Only one of Paterson attorney Andy Carpenter’s two new cases seriously involves a dog, but that dog is the star of his show.
Sgt. Corey Douglas, Andy’s sometime adversary, is retiring from the Paterson Police Department, and he’d like his canine partner, Simon Garfunkel, to join him. But although Simon has put in seven stalwart sniffing years and is starting to show signs of arthritis, he’s only nine, one year shy of the department’s retirement age for dogs. So Andy agrees to represent him—that’s right, Simon is his client—in his species discrimination suit against the department. Sadly, that suit is settled all too quickly, leaving the way clear for a second case that’s both more consequential and more routine. Young Danny Traynor sends three Christmas wishes to a local giving tree—a coat for his mother, a sweater for his dachshund, Murphy, and the safe return of his father—that attract the attention of Laurie Collins, Andy’s wife and investigator. The sweater is a simple matter, but the problem of freelance writer Noah Traynor is much more serious, since he’s just been arrested for the strangling of college-bound Kristen McNeil 14 years ago after his brother’s submission to a DNA registry finally leads the police to Noah’s door. The circumstantial evidence against Danny’s father is daunting, but Andy is dauntless, and he’s soon bringing his trademark wisecracks into court once more. A newly discovered bit of evidence turns the case upside down at the last minute, though readers familiar with Rosenfelt’s fondness for double twists (Bark of Night, 2019, etc.) will be too canny to take even this late-breaking news flash at face value.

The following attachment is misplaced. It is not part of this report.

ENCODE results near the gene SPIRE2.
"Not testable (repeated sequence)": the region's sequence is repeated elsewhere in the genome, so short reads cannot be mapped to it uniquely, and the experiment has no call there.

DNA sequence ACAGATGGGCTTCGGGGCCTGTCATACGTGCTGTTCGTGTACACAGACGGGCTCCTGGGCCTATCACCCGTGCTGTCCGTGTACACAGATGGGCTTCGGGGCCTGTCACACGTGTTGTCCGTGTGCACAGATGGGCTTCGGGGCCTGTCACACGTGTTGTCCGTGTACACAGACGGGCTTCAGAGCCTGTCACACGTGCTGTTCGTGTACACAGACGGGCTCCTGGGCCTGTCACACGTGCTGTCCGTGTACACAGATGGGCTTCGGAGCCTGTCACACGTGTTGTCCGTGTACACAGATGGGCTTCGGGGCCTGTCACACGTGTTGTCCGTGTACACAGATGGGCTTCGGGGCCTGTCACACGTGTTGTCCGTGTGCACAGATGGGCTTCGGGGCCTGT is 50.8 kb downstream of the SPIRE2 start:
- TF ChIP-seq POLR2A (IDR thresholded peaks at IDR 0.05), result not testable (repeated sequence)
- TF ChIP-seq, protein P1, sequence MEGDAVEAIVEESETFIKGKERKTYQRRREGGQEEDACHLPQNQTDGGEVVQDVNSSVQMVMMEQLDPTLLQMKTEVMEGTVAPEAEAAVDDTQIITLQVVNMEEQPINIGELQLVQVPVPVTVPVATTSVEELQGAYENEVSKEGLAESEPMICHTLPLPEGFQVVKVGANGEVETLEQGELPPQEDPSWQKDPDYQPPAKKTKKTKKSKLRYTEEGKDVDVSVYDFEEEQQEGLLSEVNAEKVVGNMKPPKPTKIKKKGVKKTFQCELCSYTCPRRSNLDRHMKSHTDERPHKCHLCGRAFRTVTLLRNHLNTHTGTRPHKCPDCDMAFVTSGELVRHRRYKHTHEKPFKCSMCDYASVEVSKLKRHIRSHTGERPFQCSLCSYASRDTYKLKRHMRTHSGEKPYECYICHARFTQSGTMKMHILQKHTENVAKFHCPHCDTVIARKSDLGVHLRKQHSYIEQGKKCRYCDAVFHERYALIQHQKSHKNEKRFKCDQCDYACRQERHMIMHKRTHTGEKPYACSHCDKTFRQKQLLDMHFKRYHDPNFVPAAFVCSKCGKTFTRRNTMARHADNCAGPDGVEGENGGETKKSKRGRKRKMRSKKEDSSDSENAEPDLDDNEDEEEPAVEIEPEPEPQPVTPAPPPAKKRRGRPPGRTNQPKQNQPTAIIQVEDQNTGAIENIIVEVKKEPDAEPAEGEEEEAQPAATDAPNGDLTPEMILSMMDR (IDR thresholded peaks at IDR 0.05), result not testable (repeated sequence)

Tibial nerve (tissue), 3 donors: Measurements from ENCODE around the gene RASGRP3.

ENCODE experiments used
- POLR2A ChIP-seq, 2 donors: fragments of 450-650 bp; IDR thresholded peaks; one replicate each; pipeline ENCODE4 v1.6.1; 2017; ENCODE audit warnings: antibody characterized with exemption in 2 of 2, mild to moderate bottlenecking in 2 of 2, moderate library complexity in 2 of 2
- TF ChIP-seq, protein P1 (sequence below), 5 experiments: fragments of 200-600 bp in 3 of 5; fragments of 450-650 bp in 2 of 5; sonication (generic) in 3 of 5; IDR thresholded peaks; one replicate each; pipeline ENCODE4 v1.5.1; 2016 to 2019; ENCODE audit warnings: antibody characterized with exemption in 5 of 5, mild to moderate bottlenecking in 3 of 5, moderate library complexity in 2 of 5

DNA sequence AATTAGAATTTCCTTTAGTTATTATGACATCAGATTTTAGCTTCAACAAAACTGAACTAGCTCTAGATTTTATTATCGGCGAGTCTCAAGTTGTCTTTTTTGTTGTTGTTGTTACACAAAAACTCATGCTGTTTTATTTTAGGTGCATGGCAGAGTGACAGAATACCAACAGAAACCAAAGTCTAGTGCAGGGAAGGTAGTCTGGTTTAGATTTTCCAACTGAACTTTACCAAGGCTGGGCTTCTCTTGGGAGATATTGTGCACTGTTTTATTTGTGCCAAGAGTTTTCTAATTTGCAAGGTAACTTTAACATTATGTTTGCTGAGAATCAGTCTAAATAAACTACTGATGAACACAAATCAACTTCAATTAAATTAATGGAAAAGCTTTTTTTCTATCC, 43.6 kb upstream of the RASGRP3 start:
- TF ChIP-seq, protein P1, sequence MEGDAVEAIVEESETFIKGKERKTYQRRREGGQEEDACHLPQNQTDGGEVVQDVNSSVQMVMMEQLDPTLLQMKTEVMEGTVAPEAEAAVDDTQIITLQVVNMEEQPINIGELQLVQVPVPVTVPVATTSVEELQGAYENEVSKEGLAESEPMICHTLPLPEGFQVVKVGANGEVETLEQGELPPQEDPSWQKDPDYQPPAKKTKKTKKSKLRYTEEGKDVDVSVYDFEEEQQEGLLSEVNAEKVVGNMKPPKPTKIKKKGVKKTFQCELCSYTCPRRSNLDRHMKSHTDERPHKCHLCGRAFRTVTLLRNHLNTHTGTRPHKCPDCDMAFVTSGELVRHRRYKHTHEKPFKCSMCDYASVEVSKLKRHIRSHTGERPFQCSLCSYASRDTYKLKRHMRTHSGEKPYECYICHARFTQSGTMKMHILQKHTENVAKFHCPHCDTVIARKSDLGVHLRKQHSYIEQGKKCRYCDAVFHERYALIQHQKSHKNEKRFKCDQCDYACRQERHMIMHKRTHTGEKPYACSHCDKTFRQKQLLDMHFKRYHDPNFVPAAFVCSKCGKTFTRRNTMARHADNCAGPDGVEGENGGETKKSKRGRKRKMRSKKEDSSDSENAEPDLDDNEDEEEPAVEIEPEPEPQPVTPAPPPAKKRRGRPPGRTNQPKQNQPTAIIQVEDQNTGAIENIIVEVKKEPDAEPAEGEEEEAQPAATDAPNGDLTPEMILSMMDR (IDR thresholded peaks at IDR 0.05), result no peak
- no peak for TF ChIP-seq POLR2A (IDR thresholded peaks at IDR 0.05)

The main course can’t top the opening act because the dog is the consistently amusing hero’s most appealing client ever.